Safeway drug theft puts focus on delayed reporting issues, DEA says
Drug Enforcement Administration officials say a recent $3 million settlement paid by the Safeway grocery chain, prompted by opioids missing from an Alaska pharmacy, highlights the need for a documented trail of the supply and distribution chain of all medications from pharmacies.
The fine settles allegations by the Department of Justice that Safeway did not report significant losses or theft of controlled substances in a timely fashion.
According to documents, a DEA investigator contacted Safeway after the chain reported more than 12,000 hydrocodone-acetaminophen tablets missing from the Carrs Safeway pharmacy in Wasilla in 2014. Interviews showed Safeway knew about the missing pills in 2013 and conducted an internal investigation of a worker for suspected theft, but that employee had subsequently quit.
“Any diversion outside of the closed system of distribution is alarming,” DEA spokeswoman Jodie Underwood said. “The untimely reporting of significant losses can thwart investigative efforts, and it is very likely then the substances will have been distributed and they will have been consumed.”
Underwood said delayed reporting of missing pills is a problem for both investigators and public health.
“We are in the middle of an opioid crisis and there’s a correlation between prescription opioids and heroin,” she said. “People are overdosing and dying. It is critical that all involved in the supply chain and the distribution chain do their part.”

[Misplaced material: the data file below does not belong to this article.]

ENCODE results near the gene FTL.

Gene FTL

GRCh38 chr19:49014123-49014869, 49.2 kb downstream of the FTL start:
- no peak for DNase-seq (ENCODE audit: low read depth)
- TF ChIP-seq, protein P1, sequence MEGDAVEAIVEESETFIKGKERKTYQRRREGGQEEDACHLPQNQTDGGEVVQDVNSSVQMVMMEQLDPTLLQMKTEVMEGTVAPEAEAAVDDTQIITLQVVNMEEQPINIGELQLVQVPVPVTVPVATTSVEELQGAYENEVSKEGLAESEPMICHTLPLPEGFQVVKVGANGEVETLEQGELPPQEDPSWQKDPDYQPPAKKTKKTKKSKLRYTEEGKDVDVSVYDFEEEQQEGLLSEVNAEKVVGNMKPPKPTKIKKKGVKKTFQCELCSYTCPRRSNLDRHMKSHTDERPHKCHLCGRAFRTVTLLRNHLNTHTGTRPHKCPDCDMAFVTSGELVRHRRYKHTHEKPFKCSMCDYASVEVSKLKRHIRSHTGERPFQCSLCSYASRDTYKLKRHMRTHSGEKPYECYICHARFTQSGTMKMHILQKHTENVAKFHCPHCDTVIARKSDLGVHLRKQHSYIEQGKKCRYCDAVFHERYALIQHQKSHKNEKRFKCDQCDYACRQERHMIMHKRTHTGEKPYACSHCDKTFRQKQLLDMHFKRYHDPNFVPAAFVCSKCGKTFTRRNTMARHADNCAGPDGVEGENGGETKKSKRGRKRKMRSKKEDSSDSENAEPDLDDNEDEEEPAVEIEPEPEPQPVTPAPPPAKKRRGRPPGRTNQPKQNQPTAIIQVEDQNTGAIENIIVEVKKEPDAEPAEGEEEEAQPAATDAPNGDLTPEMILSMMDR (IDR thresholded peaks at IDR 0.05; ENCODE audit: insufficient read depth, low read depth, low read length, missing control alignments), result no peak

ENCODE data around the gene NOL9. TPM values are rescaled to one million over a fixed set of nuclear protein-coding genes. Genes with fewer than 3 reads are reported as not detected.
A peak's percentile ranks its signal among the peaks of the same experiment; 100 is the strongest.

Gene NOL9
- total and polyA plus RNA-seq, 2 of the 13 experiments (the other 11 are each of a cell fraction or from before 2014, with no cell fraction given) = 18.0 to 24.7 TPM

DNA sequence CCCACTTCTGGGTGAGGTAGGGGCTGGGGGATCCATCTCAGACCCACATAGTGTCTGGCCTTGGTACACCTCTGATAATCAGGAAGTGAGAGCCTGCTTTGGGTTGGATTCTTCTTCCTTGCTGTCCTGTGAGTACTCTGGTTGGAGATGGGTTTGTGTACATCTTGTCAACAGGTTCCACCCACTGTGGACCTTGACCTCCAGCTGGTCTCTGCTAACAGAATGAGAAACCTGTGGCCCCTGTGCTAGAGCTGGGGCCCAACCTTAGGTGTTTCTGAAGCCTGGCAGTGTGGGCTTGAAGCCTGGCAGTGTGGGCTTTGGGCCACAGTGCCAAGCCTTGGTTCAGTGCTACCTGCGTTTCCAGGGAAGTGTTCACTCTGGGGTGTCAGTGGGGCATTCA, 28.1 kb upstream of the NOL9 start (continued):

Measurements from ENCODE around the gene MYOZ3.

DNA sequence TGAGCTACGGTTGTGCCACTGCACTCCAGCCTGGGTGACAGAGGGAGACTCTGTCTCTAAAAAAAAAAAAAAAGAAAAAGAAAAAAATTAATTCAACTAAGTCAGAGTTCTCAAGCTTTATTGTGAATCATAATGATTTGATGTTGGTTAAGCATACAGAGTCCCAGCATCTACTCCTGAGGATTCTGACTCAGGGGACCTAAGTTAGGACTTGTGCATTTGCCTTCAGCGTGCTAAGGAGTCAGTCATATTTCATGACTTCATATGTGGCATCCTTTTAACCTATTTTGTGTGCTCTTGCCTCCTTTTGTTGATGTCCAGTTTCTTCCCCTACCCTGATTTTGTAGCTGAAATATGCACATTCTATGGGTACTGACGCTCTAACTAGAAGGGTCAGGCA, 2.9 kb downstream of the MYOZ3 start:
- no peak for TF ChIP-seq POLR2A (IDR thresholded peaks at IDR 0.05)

Pharmacies are required by law to report thefts or significant losses within 24 hours.
Underwood said the street price for opioids is typically $1 per milligram. The tablets in this case were each 10 milligrams each, which amounts to at least $120,000 in estimated street value.
Safeway spokeswoman Teena Massingill said in a press release that since early 2015, the company “has significantly enhanced its controlled substance monitoring program and implemented a variety of improved policies and procedures to enforce (compliance) with the Controlled Substances Act.”
Michael Carson with the Mat-Su Opioid Task Force is hoping the case can contribute positive ideas on handling problems with addiction in the future.
“Maybe actually being part of the solution is by helping other pharmacies,” Carson suggested.
Carson says the task force continues to expand its resources to help anyone affected by addiction in the community.
“I’m able to give you three phone numbers right now that I wouldn’t have been able to have given you a year ago,” he said.
The phone numbers connect people affected by opioid addiction with several types of peer-to-peer support groups. They have opioid and heroin overdose kits and drug drop-off bags available for use inside My House, located in Wasilla. You can learn about the organization’s meetings and other partnerships here.
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